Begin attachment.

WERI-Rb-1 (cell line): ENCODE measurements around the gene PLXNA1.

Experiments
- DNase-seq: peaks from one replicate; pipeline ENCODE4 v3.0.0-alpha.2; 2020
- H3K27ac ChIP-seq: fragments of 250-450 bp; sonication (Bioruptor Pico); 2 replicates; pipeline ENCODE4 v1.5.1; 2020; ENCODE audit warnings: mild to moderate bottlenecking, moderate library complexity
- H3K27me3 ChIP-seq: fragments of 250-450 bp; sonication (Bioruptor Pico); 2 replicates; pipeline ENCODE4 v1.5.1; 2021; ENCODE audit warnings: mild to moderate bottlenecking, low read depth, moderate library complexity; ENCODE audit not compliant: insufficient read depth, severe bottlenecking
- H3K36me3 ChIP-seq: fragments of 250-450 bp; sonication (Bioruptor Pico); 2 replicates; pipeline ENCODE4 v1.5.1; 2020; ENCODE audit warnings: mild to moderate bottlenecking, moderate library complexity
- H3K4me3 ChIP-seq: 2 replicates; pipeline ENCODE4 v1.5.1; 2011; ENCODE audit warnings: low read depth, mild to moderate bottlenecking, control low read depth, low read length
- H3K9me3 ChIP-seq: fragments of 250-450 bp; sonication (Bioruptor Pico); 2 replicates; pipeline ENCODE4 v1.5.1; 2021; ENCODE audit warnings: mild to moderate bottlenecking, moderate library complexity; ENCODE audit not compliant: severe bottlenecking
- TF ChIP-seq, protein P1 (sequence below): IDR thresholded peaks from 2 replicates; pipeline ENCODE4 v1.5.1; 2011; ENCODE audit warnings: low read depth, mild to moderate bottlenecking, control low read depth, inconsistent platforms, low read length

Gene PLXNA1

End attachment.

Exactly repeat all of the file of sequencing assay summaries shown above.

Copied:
WERI-Rb-1 (cell line): ENCODE measurements around the gene PLXNA1.

Experiments
- DNase-seq: peaks from one replicate; pipeline ENCODE4 v3.0.0-alpha.2; 2020
- H3K27ac ChIP-seq: fragments of 250-450 bp; sonication (Bioruptor Pico); 2 replicates; pipeline ENCODE4 v1.5.1; 2020; ENCODE audit warnings: mild to moderate bottlenecking, moderate library complexity
- H3K27me3 ChIP-seq: fragments of 250-450 bp; sonication (Bioruptor Pico); 2 replicates; pipeline ENCODE4 v1.5.1; 2021; ENCODE audit warnings: mild to moderate bottlenecking, low read depth, moderate library complexity; ENCODE audit not compliant: insufficient read depth, severe bottlenecking
- H3K36me3 ChIP-seq: fragments of 250-450 bp; sonication (Bioruptor Pico); 2 replicates; pipeline ENCODE4 v1.5.1; 2020; ENCODE audit warnings: mild to moderate bottlenecking, moderate library complexity
- H3K4me3 ChIP-seq: 2 replicates; pipeline ENCODE4 v1.5.1; 2011; ENCODE audit warnings: low read depth, mild to moderate bottlenecking, control low read depth, low read length
- H3K9me3 ChIP-seq: fragments of 250-450 bp; sonication (Bioruptor Pico); 2 replicates; pipeline ENCODE4 v1.5.1; 2021; ENCODE audit warnings: mild to moderate bottlenecking, moderate library complexity; ENCODE audit not compliant: severe bottlenecking
- TF ChIP-seq, protein P1 (sequence below): IDR thresholded peaks from 2 replicates; pipeline ENCODE4 v1.5.1; 2011; ENCODE audit warnings: low read depth, mild to moderate bottlenecking, control low read depth, inconsistent platforms, low read length

Gene PLXNA1